After three semesters in Berlin Bakunin went to Dresden where he became friends with Arnold Ruge. Here he also read Lorenz von Stein's Der Sozialismus und Kommunismus des heutigen Frankreich and developed a passion for socialism. He abandoned his interest in an academic career, devoting more and more of his time to promoting revolution.The Russian government, becoming aware of his radicalism, ordered him to return to Russia. On his refusal his property was confiscated. Instead he went with Georg Herwegh to Zurich, Switzerland.
Switzerland, Brussels and Paris
During his six month stay in Zurich, he became closely associated with German communist Wilhelm Weitling. Until 1848 he remained on friendly terms with the German communists, occasionally calling himself a communist and writing articles on communism in the Schweitzerische Republikaner. He moved to Geneva in western Switzerland shortly before Weitling's arrest. His name had appeared frequently in Weitling's correspondence seized by the police. This led to reports being circulated to the tzarist police. The Russian ambassador in Berne ordered Bakunin to return to Russia, but instead he went to Brussels, where he met many leading Polish nationalists, such as Joachim Lelewel. However he clashed with them over their demand for a historic Poland based on the borders of 1776 as he defended the right of autonomy for the non-Polish peoples in these territories. He also did not support their clericalism and they did not support his calls for the emancipation of the peasantry.
In 1844 Bakunin went to Paris, then a centre for European radicalism. He established contacts with Karl Marx and the anarchist Pierre-Joseph Proudhon, who greatly impressed him and with whom he formed a personal bond.
In December 1844, Tsar Nikolai I issued a decree stripping Bakunin of his privileges as a noble, denying him civil rights, confiscating his land in Russia, and condemning him to life long exile in Siberia should the Russian authorities ever get their hands on him. He responded with a long letter to La Réforme, denouncing the Tsar as a despot and calling for democracy in Russia and Poland (Carr, p.139). In March 1846 in another letter to the Constitutionel he defended Poland, following the repression of Catholics there. Some Polish refugees from Kraków, following the defeat of the uprising there, invited him to speak  at the meeting in November 1847 commemorating the Polish November Uprising of 1830. In his speech, Bakunin called for an alliance between the Polish and Russian peoples against the Tsar, and looked forward to "the definitive collapse of despotism in Russia." As a result, he was expelled from France and went to Brussels.
Pan-Slavism and revolution
- “Since 1846 the Slavo-Polish cause has become my idée fixe.” Bakunin's Letter to Herzen and Ogarev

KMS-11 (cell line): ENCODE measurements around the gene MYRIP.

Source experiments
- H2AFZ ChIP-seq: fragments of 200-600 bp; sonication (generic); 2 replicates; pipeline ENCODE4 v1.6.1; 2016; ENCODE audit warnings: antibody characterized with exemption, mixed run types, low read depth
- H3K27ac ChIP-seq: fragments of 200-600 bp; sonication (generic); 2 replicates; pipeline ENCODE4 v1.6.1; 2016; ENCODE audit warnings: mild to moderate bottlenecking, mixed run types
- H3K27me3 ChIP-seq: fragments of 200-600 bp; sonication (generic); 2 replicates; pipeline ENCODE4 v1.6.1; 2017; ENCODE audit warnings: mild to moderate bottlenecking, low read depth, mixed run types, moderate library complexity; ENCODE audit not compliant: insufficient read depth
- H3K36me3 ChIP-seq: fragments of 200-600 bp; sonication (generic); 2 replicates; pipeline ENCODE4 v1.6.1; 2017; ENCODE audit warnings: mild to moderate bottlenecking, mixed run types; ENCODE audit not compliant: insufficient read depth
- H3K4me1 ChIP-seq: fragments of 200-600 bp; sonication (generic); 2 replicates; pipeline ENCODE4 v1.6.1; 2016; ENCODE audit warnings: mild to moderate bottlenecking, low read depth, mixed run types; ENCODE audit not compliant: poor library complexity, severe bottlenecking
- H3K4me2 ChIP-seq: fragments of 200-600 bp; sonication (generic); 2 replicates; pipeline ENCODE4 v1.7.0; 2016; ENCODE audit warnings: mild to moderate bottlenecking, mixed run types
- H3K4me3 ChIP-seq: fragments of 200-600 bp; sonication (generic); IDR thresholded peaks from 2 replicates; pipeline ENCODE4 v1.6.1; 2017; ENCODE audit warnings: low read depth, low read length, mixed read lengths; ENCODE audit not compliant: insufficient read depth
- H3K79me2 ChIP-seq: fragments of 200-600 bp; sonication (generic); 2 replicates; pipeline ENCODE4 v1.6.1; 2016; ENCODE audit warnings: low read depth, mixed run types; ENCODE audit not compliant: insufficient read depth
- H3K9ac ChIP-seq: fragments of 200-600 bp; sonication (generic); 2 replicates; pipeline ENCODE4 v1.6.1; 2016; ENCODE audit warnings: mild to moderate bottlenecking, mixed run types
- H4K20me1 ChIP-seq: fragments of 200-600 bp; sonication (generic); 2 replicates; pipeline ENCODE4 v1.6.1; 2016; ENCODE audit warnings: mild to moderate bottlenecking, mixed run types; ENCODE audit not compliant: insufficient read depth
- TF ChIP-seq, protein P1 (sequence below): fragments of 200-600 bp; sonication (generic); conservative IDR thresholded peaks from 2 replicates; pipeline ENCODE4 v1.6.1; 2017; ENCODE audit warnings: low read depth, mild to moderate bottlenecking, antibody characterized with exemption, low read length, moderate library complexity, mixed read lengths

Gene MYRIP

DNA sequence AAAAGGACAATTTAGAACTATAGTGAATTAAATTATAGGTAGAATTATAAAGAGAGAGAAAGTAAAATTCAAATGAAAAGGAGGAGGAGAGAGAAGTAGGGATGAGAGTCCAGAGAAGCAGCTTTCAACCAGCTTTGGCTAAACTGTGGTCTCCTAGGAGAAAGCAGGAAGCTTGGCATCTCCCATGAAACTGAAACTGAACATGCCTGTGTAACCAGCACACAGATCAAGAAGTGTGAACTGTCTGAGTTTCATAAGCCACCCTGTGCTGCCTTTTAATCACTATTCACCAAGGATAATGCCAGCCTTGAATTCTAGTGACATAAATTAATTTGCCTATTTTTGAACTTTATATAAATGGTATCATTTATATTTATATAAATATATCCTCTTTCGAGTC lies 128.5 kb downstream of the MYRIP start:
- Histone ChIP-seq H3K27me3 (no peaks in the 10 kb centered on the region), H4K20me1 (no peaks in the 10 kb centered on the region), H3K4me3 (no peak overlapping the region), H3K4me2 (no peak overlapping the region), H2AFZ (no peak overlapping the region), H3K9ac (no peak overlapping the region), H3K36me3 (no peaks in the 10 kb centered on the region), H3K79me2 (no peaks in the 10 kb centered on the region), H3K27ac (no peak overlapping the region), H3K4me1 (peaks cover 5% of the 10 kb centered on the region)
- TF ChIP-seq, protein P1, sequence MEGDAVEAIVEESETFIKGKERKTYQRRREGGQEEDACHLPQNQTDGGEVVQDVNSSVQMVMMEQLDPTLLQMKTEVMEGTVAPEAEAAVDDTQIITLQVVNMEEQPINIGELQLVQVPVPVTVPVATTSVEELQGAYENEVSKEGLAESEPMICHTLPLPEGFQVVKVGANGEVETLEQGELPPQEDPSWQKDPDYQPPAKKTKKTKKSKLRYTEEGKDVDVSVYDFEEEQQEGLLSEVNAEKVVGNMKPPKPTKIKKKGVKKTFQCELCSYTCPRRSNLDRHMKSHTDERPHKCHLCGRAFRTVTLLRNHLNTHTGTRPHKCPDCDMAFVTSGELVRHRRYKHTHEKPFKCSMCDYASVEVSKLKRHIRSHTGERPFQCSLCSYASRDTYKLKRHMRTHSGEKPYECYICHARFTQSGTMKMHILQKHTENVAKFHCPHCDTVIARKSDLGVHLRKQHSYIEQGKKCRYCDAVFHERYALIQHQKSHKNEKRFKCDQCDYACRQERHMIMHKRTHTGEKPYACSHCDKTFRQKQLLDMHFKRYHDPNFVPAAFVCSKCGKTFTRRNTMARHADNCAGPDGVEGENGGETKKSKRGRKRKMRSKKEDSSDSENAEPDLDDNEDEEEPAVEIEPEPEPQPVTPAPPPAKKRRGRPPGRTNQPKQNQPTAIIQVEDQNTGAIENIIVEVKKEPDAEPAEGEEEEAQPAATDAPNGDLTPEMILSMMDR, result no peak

Bakunin's attempt to draw Alexander Herzen and Vissarion Belinsky into conspiratorial action for revolution in Russia fell on deaf ears. In Brussels, Bakunin renewed his contacts with revolutionary Poles and Karl Marx. He spoke at a meeting organised by Lelewel in February 1848 about a great future for the slavs, whose destiny was to rejuvenate the Western world. Around this time the Russian embassy circulated rumours that Bakunin was a Russian agent who had exceeded his orders. As the revolutionary movement of 1848 broke out, Bakunin was ecstatic, despite disappointment that little was happening in Russia. Bakunin obtained funding from some socialists in the Provisional Government, Ferdinand Flocon, Louis Blanc, Alexandre Auguste Ledru-Rollin and Albert L'Ouvrier, for a project for a Slav federation liberating those under the rule of Prussia, Austro-Hungary and Turkey. He left for Germany travelling through Baden to Frankfurt and Köln. He supported the German Democratic Legion led by Herwegh in an abortive attempt to join Friedrich Hecker's insurrection in Baden. He broke with Marx over the latter's criticism of Herwegh. Much later in 1871 – Bakunin was to write: “I must openly admit that in this controversy Marx and Engels were in the right. With characteristic insolence, they attacked Herwegh personally when he was not there to defend himself. In a face-to-face confrontation with them, I heatedly defended Herwegh, and our mutual dislike began then.” He went on to Berlin, but was stopped from going to Posen by the police, which was part of Prussian occupied Poland where a nationalist insurrection was taking place. Instead Bakunin went to Leipzig and Breslau, then to Prague where he participated in the First Pan Slav Congress. The Congress was followed by an abortive insurrection that Bakunin had sought to promote and intensify but which was violently suppressed. He returned to Breslau, where Marx republished the allegation that Bakunin was a Tsarist agent, claiming that George Sand had proof. Marx retracted the statement after George Sand came to Bakunin's defense.